Saturday, 8 April 2017




For almost as long as I dreamt of hunting in Africa, I had dreamt of hunting in America.  I had lived out my dream of hunting in Africa, having taken three safaris’ for plains game, two in South Africa and one in Zimbabwe.  Although the urge to book another safari in the Dark Continent was very strong, I decided a trip to America was long over due, and began scouring the Internet for hunts that would be with in my price range.

The truly big game of North America like moose, brown bear, big horn sheep, dall sheep and elk all command a sizeable fee in order to hunt them, and most require a tag to be drawn in a lottery system, that may take years of entering before your successful.  The white tailed deer is of course America’s favourite species of game animal, with many thousands of hunters going to the woods every year, with an array of weaponry to bag a buck.  I looked at all these species but decided that they were all a bit too much money ‘they were not out of reach, but they would require me to save my pennies for a while longer before booking.

One species on the other hand that did not require me to successfully draw a tag, and was with in my price range was the wild turkey.  There are four sub species of turkeys in North America, the Rio Grande, the Eastern, Merriam’s, and the Osceola.  I chose the Rio Grande, as it inhabits a large geographical area of the southern states of America, and can be hunted at reasonable rates.  After wading through various outfitters on the Internet I found one who offered turkeys, vermin, hog and javalina hunts as well.  Having taken warthog and bush pig in Africa and wild boar in Europe, I was keen to add two more pig species to my collection.  I realise that the javalina or collard peccary is not a true pig, but it does get grouped in with the pigs in Safari Club International record book.  A package of two turkeys, two javalina, unlimited hogs and vermin was in my opinion the most bang for my buck in the USA.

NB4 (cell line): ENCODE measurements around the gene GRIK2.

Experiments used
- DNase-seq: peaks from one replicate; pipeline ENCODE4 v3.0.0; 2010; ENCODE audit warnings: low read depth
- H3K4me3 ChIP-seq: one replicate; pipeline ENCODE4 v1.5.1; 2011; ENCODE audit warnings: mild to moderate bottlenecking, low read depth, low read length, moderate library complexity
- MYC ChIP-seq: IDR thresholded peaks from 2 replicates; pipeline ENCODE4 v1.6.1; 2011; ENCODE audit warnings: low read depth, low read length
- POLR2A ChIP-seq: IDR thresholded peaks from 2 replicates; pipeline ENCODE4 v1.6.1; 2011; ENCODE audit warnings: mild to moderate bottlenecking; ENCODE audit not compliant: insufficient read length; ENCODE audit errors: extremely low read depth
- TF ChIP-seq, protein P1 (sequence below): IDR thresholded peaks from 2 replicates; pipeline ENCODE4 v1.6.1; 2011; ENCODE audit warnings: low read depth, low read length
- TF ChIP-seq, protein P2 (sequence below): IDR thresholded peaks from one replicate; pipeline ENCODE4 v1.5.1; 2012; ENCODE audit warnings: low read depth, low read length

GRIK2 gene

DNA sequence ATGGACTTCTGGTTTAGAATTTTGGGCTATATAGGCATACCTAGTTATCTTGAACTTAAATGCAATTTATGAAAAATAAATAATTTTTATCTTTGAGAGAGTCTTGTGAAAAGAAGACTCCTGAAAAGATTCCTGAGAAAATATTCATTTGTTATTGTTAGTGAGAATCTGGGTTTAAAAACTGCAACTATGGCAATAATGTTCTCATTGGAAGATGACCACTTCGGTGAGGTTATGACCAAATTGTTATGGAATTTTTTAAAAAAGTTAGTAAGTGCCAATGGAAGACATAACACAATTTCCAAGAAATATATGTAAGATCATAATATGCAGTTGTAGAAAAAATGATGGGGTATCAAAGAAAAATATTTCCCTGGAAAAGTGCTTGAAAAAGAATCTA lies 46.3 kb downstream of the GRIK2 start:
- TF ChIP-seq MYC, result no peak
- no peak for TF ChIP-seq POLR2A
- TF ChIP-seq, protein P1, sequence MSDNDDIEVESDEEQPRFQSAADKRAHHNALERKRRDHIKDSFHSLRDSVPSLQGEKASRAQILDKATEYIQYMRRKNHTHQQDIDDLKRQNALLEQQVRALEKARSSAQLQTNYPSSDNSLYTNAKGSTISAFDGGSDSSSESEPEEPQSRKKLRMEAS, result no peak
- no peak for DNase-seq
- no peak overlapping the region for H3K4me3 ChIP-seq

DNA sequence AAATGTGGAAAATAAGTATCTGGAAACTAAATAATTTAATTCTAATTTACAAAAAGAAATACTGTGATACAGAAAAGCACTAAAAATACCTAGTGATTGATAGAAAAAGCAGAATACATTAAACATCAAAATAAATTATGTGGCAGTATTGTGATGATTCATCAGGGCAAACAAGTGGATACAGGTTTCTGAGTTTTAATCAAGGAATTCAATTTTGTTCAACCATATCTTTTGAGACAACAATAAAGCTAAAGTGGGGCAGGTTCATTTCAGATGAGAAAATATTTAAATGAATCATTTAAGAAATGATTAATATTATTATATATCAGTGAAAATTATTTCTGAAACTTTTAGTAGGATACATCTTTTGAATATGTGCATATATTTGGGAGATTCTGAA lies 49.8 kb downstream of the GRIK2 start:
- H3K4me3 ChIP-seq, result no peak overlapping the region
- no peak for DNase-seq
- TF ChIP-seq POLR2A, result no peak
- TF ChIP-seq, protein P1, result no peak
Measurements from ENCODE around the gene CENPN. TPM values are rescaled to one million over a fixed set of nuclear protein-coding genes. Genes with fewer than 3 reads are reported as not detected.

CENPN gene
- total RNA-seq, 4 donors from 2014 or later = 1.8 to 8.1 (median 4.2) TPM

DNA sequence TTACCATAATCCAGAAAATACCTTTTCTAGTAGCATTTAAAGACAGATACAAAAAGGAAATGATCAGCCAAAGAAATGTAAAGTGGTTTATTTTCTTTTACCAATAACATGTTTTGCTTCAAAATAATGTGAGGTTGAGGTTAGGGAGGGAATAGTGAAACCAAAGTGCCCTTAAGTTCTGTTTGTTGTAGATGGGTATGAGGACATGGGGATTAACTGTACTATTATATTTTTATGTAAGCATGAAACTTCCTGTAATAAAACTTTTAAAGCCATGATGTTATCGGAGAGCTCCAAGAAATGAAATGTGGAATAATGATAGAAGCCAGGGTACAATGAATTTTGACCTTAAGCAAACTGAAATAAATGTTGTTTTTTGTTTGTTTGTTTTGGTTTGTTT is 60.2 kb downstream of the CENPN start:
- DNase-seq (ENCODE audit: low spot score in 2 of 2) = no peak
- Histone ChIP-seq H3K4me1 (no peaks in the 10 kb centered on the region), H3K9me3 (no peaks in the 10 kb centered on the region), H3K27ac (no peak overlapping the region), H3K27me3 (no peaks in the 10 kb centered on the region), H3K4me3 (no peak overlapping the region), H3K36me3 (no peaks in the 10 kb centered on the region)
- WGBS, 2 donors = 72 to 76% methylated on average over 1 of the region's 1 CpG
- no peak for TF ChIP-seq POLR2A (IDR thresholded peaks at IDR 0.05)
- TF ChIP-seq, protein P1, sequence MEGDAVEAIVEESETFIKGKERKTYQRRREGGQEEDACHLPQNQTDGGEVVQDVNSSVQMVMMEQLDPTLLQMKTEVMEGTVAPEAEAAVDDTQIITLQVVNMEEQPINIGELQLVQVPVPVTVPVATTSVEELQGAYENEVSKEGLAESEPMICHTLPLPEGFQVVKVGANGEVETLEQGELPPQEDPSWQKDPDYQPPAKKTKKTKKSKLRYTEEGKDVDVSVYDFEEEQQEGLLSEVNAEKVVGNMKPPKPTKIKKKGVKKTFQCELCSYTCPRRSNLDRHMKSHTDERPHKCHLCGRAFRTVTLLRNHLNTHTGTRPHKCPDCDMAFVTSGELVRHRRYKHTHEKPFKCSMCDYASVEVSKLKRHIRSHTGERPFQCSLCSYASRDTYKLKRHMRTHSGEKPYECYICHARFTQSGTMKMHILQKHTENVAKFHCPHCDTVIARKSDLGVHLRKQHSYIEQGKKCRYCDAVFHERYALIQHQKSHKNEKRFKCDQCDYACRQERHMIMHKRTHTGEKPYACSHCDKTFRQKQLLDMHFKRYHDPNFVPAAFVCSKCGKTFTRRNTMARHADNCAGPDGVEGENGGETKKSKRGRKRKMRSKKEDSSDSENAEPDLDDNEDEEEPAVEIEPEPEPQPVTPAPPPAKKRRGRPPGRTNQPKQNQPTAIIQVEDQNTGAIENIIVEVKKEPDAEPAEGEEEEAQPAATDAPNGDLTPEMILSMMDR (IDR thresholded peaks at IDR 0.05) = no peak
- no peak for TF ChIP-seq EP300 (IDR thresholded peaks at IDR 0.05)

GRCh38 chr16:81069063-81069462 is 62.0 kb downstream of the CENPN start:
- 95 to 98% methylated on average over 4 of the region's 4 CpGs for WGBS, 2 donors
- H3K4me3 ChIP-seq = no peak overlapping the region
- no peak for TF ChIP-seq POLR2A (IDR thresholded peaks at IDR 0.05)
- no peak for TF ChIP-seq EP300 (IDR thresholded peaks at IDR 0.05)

Six months later I got my first view of the North American continent, as my British Airways flight passed over Goose bay in Labrador, a couple of hours later and I was in Chicago, then on to San Antonio, home of the Alamo.  I was collected from the airport by my outfitters wife and his mother, who loaded my baggage and me into their pickup, before setting off to Laredo, a four plus hour drive.

We arrived in camp at about 2.30 AM local time, and after a short chat with my outfitter Clay Pope of Pope brothers outfitters I went to bed.  My bedroom being a steel-shipping container, with a bunk bed and an old air con unit in it, not the Ritz, but adequate considering how little time I was to spend there.  Three and a half hours latter I was up and dressed and exploring the camp, now in the half-light of dawn I could see that it consisted of several steel shipping containers and a static caravan, arranged in a U shape under a steel roof, to keep off the midday sun.  At the back of the caravan there was a skinning area, consisting of a steel frame to hang game from, and a hosepipe to wash away any blood.  The camp was located in a huge expanse of south Texas desert, nothing but prickly pear and thorn bush as far as the eye could see in every direction.

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